Everything that you learn at each stage is a tool that you get to carry forward with you. By the time your baby is a teenager, you will have been practicing self-sacrifice and patience daily for over a decade. You will know your child’s likes and dislikes, triggers, dreams, passions, and history, and hopefully you will have established a habit of open communication. If you’re honest, you will also know that for every shortcoming you see in your child’s behavior, you can find another in your own behavior toward them for which you need to repent. So if you are willing to submit to the process, the task of rearing a child will gradually form you into a good parent. Along the way, you will learn many unwelcome truths about yourself, but if you have the humility to face them and grow, not only will you become a better parent—you’ll become a better person.

So I’m not at all surprised when I hear that someone doesn’t feel ready to become a parent. Because the only thing that can ever truly make you ready is taking the plunge and beginning to pour out your life and love into the soul of a child.

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3 replies on “Ready or Not”

Hi Sharon! Thank you for consistently brining encouragement my way. ‘The task of rearing a child will gradually form you into a good parent’- I needed to hear that.

Being kind and patient with a toddler is almost always equated to ‘spoiling the child’ where I am from. I wonder where the balance is? Do you have any thoughts on that?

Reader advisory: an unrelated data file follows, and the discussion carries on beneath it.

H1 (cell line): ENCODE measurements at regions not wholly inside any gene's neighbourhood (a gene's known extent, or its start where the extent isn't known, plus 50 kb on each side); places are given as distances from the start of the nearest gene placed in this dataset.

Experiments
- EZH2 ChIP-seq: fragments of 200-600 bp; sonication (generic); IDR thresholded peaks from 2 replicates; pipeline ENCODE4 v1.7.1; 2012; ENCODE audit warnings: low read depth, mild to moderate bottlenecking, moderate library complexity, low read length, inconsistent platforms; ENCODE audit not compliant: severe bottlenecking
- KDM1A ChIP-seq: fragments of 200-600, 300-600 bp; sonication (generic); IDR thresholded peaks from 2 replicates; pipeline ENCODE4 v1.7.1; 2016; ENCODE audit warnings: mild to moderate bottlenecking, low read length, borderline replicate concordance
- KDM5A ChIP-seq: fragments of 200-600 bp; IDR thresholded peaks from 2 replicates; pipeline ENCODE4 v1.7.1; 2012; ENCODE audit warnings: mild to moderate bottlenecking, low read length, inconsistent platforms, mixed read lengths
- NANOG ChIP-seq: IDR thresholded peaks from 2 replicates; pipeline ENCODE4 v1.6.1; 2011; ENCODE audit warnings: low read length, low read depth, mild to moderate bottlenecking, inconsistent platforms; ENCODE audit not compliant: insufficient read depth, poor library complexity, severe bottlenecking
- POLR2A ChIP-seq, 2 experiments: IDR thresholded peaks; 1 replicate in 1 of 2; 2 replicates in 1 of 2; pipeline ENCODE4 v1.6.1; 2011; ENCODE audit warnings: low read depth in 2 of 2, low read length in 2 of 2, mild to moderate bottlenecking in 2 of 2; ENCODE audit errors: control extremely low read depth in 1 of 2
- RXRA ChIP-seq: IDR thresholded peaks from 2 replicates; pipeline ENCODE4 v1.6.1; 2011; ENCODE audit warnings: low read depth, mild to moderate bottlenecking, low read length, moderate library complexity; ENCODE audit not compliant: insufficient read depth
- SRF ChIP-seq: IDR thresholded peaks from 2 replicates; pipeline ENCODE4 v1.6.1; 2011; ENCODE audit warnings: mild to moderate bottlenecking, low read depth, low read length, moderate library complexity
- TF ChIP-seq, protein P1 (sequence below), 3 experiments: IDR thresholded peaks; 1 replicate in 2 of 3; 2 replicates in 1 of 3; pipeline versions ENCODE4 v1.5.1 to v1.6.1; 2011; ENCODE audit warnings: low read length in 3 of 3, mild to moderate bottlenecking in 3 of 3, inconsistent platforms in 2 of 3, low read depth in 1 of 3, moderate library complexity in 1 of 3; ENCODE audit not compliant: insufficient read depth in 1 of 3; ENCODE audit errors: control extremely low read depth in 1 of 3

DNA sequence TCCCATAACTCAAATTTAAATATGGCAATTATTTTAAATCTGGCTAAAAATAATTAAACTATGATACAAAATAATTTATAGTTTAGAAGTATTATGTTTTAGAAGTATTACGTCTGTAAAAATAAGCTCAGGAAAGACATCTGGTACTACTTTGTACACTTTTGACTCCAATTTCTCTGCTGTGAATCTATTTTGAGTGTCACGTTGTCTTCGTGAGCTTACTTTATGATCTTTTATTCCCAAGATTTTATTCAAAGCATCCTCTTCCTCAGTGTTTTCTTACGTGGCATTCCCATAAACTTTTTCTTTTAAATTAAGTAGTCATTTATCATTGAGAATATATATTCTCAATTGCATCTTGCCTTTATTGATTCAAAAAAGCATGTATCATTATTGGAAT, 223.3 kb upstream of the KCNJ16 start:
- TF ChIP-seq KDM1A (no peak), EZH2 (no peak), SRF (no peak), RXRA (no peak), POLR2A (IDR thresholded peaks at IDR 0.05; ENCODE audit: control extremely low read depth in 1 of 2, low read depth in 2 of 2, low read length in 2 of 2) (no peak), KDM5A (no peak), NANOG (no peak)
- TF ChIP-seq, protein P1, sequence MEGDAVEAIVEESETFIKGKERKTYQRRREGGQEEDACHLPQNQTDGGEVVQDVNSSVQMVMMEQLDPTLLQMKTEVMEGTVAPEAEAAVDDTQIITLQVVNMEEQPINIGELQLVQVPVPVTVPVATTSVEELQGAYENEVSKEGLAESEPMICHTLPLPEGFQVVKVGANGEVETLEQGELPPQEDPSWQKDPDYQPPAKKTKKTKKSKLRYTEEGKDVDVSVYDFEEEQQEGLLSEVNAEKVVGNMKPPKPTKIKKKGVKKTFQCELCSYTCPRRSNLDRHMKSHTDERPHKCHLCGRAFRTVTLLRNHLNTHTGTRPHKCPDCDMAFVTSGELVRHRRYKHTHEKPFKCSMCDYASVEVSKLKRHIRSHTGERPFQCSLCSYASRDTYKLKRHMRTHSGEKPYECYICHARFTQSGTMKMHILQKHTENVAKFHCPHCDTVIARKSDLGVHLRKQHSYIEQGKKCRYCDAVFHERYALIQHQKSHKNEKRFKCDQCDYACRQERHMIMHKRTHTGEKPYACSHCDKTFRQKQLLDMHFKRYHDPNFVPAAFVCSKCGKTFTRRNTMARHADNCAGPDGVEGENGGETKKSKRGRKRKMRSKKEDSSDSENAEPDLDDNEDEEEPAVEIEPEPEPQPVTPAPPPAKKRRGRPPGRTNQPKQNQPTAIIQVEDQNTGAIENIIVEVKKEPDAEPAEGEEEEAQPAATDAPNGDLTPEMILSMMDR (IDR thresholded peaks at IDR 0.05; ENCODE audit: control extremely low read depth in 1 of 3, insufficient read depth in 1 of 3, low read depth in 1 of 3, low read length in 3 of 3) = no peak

Hi, Pamela! There’s definitely a balance between being kind and patient and spoiling a child. I think the key lies in understanding your child and interpreting if his/her actions are sinful self-will (I want my way, and I want it now, and I don’t care who it hurts) or just simply irritating. If you don’t detect sinful self-will in the child’s actions, then it might be the place for lots of kindness and patience. For example, if your child is throwing a tantrum, but you know it’s because they are overtired, maybe it’s not a good time to teach them about appropriate ways to express anger. Maybe you just need to show a lot of compassion and get them to bed as soon as possible. But if the same child is throwing a tantrum just to get their way because you said no, then it’s time to be firm and introduce consequences if they don’t calm down. But even as you try to train them, you can still show kindness and patience. That’s not spoiling the child. When Kiyoshi was little and would throw tantrums, I learned to sit next to him and calmly model the behavior I wanted from him. Angrily dictating that he stop it right now was ineffective. (Believe me, I tried that.) While the gentler method I learned to use may have looked like I was being too soft with him, it actually worked. The key is to know each of your children and to listen to the Holy Spirit. I am prone to being too harsh and critical, so I always have to listen to the still, small voice of God telling me to be more patient and kind. Some mothers have the opposite problem of being too permissive, and they need to listen to God’s wisdom about how to stand up to their children instead of letting them do whatever they want.